(matched filter theorem) Makes data more normally distributed (central limit theorem) Reduces the effective number of multiple comparisons How is it implemented? Convolution with a 3D Gaussian kernel, of specified full-width at half-maximum (FWHM) in mm Preprocessing overview Input Output fMRI time-series Anatomical MRI

TPMs Segmentation Transformation (seg_sn.mat) Kernel REALIGN COREG SEGMENT NORM WRITE

Motion corrected Mean functional (Headers MNI Space SMOOTH ANALYSIS References Friston et al. Spatial registration and normalisation of images.

Human Brain Mapping 3:165-189 (1995). Collignon et al. Automated multi-modality image registration based on information theory. IPMI95 pp 263-274 (1995). Ashburner et al. Incorporating prior knowledge into image registration. NeuroImage 6:344-352 (1997). Ashburner & Friston. Nonlinear spatial normalisation using basis functions. Human Brain Mapping 7:254-266 (1999). Thvenaz et al. Interpolation revisited. IEEE Trans. Med. Imaging 19:739-758 (2000). Andersson et al. Modeling geometric deformations in EPI time series.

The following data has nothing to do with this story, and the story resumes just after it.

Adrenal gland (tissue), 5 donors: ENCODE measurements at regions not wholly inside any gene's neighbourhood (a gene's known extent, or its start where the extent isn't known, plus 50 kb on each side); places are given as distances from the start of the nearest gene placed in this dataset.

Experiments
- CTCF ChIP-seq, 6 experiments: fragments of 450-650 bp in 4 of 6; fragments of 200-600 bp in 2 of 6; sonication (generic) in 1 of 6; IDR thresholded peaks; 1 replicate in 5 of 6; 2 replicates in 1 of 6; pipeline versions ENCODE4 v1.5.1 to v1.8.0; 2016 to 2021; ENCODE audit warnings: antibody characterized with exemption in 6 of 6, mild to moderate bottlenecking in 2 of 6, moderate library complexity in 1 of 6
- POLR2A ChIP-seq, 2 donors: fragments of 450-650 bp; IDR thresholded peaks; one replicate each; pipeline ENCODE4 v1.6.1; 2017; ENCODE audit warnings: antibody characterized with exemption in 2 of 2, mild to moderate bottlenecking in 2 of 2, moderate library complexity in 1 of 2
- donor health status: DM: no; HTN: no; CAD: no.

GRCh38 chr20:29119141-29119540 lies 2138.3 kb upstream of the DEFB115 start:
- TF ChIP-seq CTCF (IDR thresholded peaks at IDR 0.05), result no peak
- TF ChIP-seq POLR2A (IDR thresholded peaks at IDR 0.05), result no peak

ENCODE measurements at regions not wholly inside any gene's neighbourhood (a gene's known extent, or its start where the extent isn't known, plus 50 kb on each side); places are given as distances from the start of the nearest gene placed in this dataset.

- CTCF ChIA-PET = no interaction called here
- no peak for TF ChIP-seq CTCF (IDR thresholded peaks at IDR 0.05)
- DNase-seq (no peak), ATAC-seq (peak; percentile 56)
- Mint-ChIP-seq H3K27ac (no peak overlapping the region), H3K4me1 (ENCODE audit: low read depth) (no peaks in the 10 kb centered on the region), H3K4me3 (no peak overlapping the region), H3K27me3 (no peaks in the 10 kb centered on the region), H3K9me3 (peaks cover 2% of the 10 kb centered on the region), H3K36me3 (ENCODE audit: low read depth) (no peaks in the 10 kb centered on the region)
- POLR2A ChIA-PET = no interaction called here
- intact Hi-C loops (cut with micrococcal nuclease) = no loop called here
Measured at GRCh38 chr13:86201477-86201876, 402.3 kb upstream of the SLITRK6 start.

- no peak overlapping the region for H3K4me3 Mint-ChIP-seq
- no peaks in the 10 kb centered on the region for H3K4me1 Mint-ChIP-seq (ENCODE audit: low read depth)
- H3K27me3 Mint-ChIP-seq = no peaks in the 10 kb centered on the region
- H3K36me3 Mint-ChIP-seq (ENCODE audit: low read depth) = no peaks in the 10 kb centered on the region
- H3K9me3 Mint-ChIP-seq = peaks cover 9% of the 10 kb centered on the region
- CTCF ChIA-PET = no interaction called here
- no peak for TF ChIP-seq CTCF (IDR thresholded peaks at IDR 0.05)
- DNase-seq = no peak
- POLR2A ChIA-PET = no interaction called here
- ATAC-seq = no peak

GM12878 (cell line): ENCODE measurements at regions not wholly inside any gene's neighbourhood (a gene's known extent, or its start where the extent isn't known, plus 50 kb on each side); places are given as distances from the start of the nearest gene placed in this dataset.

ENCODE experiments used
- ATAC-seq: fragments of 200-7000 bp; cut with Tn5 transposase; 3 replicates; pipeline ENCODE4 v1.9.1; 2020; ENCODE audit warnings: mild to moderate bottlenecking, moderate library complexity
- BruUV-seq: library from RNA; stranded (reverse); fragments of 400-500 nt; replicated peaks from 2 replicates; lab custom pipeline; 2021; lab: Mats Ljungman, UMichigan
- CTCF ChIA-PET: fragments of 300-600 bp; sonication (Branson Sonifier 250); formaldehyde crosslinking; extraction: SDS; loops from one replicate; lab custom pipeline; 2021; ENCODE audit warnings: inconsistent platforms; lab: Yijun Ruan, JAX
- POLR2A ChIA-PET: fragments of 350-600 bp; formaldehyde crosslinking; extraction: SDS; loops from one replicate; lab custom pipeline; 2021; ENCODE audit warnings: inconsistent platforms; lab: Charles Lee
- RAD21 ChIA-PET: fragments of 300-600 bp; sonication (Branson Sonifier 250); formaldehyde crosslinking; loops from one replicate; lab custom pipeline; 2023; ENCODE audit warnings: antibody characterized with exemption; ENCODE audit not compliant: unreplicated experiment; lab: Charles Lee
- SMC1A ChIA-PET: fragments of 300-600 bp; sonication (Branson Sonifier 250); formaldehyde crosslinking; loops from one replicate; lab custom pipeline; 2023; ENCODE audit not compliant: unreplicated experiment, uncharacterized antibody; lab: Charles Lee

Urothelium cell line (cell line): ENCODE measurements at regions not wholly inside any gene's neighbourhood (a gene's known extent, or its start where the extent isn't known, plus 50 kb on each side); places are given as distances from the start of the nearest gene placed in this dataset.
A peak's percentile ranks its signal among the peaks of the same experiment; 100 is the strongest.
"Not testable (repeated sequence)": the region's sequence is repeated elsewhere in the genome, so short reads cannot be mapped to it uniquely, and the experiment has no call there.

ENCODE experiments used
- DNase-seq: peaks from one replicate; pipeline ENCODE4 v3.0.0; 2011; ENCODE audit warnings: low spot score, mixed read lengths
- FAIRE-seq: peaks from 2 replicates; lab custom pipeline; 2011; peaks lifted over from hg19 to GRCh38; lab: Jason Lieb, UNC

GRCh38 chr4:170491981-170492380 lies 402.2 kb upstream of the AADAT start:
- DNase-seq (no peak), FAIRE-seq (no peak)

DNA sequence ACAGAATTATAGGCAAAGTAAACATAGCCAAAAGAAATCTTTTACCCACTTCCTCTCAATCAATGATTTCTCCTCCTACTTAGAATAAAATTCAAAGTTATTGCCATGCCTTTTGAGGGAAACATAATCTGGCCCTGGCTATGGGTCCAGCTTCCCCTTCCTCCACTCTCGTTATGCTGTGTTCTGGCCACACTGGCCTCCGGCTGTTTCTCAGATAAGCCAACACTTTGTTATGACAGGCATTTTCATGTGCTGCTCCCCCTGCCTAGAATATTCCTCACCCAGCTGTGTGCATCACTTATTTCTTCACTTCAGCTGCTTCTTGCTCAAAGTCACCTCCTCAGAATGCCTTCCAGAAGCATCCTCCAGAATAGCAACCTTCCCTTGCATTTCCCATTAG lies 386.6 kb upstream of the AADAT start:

Neuroimage 13:903-919 (2001). Ashburner & Friston. Unified Segmentation. NeuroImage 26:839-851 (2005). Ashburner. A Fast Diffeomorphic Image Registration Algorithm. NeuroImage 38:95-113 (2007). See also Lars Kaspers Zurich slides & PhysIO Toolbox http://www.translationalneuromodeling.org/spmcourse/ Preprocessing overview Input Output fMRI time-series

Anatomical MRI TPMs Segmentation Transformation (seg_sn.mat) Kernel REALIGN COREG SEGMENT NORM WRITE

Motion corrected Mean functional (Headers MNI Space SMOOTH ANALYSIS Preprocessing (fMRI only) Input

Output fMRI time-series TPMs Segmentation Transformation Mean (seg_sn.mat) Kernel functional REALIGN

SEGMENT NORM WRITE Motion corrected MNI Space SMOOTH ANALYSIS Preprocessing overview Input

Output fMRI time-series Anatomical MRI TPMs Segmentation Transformation (seg_sn.mat) Kernel REALIGN COREG

SEGMENT NORM WRITE Motion corrected Mean functional (Headers MNI Space SMOOTH ANALYSIS

Preprocessing with Dartel fMRI time-series Anatomical MRI ... TPMs DARTEL CREATE REALIGN COREG

SEGMENT TEMPLATE DARTEL NORM 2 MNI & SMOOTH Motion corrected Mean functional (Headers ANALYSIS